REBELS in the north of Mali have seized an area the size of
France, prompting 200,000 civilians to flee, and leaving the region
"on the brink of major humanitarian disaster", aid agencies have
On 21 March, the President was deposed in a coup, orchestrated
by soldiers angry at his alleged failure to control insurrection by
Tuareg rebels in the north of the country. The upheaval, however,
enabled the rebels to gain the upper hand, and they have since
gained control of a large region, including the towns of Kidal,
Gao, and Timbuktu.
Among the rebels are members of Ansar Dine, a group that wishes
to impose sharia. Amnesty International reports that the group has
asked women in Kidal to wear veils, and has destroyed a nightclub,
the manager of which is now in hiding. In Gao, all the bars have
Nock ag Info Yattara, a Baptist pastor now in Bamako, the
capital of Mali, told CBS News that more than 90 per cent of
Timbuktu's 300 Christians have fled the city since rebels took
control on 2 April. The Mayor of Timbuktu, Ousmane Halle, said:
"What I deplore is the departure of the Christian community. Many
said to me that they are obliged to leave. And they are right. I
cannot guarantee their safety. And these are people that have
lived side by side with us for centuries."
The other main Tuareg rebel group, the National Movement for the
Liberation of the Azawad (MNLA), has distanced itself from "a group
that aims to establish a theocratic regime". It says that its
objective is simply to recover land for the well-being of its
people, in line with the rights of indigenous people. It has
benefited from the return of thousands of its number from Libya,
where they fought for Gaddafi.
The latest fighting in Mali between Tuareg rebels and
government troops began in January, but uprisings started in the
1960s after France hinted that it might permit the formation of an
independent Tuareg state at the time of Mali's independence in
1960. On Saturday, the French foreign ministry said that some of
the grievances of the rebels were justified.
The MNLA announced a ceasefire on 5 April, before declaring
independence for the region of "Azawad" the next day, a claim
rejected by other countries, including those of the African Union,
the European Union, and the United States.
The same bodies have condemned the March coup, led by a
mid-ranking army soldier, Captain Amadou Sanogo, responding with
restrictions on aid and trade. Before the coup, new elections in
Mali had been planned for 29 April. On Wednesday of last week, the
US announced that it was suspending at least $13 million of its
annual $140 million of aid to Mali, and the regional grouping the
Economic Community of West African States imposed sanctions. Aid
agencies immediately warned that the measures would worsen the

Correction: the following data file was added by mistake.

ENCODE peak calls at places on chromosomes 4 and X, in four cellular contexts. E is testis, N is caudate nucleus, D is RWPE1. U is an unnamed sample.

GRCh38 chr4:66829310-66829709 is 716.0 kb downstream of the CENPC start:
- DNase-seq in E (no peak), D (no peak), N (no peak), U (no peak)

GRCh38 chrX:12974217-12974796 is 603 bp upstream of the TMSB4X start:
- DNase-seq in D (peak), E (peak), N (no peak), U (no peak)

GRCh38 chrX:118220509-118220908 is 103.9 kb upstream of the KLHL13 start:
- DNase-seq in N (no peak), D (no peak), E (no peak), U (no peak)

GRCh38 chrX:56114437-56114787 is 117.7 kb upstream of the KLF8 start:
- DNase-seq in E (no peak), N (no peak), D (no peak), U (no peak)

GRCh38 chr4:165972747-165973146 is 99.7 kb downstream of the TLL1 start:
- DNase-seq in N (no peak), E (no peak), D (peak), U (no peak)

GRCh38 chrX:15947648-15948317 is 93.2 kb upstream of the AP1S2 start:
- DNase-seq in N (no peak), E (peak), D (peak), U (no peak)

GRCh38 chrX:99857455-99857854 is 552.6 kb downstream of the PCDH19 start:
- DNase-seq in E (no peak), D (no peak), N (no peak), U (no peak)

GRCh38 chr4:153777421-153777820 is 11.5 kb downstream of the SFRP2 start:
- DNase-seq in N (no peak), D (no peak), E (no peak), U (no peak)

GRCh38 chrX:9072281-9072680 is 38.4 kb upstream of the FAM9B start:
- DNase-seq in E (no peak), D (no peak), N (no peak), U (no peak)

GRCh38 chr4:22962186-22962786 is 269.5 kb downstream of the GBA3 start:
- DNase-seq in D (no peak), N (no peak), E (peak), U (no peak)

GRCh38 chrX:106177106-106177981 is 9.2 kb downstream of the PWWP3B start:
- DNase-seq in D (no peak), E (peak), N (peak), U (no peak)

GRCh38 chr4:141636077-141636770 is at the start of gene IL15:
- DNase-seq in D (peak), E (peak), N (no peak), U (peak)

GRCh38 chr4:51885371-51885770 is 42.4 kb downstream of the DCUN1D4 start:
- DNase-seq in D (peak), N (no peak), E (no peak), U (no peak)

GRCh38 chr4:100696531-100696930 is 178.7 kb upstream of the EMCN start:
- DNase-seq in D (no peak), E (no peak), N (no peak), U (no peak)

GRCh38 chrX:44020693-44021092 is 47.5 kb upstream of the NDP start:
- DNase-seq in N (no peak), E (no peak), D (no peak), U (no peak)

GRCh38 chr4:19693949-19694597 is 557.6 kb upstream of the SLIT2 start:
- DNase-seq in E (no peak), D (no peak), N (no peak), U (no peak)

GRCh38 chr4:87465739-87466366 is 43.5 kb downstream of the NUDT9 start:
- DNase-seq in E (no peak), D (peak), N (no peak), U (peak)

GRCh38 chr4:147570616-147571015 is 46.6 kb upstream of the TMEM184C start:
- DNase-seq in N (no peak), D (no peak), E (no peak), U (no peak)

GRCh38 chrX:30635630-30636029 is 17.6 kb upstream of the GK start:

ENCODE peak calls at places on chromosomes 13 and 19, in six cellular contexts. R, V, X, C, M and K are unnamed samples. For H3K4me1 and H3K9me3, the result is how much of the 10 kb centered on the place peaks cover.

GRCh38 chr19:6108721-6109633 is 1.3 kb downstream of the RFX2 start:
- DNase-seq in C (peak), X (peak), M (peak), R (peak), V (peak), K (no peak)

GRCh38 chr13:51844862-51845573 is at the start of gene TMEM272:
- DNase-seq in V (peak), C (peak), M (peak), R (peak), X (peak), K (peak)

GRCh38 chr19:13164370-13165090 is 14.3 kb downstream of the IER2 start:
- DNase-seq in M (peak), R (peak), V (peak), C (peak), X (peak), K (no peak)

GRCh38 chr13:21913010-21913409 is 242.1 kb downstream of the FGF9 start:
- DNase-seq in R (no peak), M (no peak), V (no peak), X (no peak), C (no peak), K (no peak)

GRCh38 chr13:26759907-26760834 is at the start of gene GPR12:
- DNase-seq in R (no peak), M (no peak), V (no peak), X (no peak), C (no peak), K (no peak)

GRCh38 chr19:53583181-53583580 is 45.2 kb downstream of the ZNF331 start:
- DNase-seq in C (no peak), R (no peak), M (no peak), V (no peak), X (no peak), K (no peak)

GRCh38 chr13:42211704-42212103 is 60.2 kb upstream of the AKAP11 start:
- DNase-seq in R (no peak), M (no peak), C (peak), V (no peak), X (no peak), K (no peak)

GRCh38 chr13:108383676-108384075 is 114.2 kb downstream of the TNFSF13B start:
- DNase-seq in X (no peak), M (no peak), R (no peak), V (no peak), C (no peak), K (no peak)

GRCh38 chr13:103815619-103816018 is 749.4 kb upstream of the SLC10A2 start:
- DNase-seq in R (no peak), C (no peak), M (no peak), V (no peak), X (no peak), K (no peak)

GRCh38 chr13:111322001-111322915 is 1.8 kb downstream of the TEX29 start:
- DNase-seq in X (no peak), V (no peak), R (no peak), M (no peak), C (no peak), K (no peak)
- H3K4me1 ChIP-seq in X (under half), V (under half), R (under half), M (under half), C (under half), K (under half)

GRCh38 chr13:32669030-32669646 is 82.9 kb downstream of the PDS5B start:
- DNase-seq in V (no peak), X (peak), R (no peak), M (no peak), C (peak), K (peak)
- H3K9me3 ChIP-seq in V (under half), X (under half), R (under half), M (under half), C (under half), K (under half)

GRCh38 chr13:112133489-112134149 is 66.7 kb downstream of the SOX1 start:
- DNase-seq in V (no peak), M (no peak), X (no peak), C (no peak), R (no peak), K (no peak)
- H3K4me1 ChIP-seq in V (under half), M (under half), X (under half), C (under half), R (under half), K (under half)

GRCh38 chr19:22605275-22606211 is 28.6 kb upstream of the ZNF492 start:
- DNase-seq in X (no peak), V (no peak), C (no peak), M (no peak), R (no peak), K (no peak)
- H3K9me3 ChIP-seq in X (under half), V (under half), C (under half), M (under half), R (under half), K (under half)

threat of food shortages in a country where 40 per cent of
essential goods come from abroad.
Tearfund's programme co-ordinator for Mali, Cath Candish, said
that the conflict had had a "devastating impact", and had
disrupted markets and supply chains in a country where food
prices were already escalating.
The United Nations has called for $1 billion to address the food
crisis in the Sahel region of Africa, which includes Mali, but only
40 per cent of this had been raised by 28 March. It has warned that
more than 15 million people are affected by worsening food
shortages and malnutrition brought on by the continuing drought,
which has been compounded by conflict and insecurity.
Christian Aid's Mali country manager, Yacouba Kone, said that
the lack of access to the north by relief and development agencies
had worsened the already fragile economic and humanitarian
conditions faced by the population.
"The situation is becoming desperate, owing to frequent power
cuts, and the scarcity of portable, clean water. In many districts
of Bamako and other towns, people are now forced to drink water
from the river Niger, which is highly polluted."
Thousands of Malian families have fled the conflict to the
neighbouring countries of Niger, Burkino Faso, and Mauritania.
Action on Hunger, reports that 20 per cent have at least one child
suffering from severe acute malnutrition. Niger is also dealing
with the return of 10,000 of its own people from Nigeria, where
they fear bomb attacks by the Islamist group Boko Haram.
On Sunday, 39 people were killed in Kano, northern Nigeria,
after a car bomb exploded. The driver was heading towards the All
Nations Christians Assembly Church in Kaduna, but was turned away
by a security guard. The bomb then exploded in the road. An
estimated 12 people were killed immediately, but the number of
dead and injured continued to rise in the aftermath of the blast.
No group has yet claimed responsibility for the attack.
The next day, suspected members of Boko Haram shot dead a
policeman and his six-year-old daughter in Yobe state. Two other
people were killed in the state of Borno .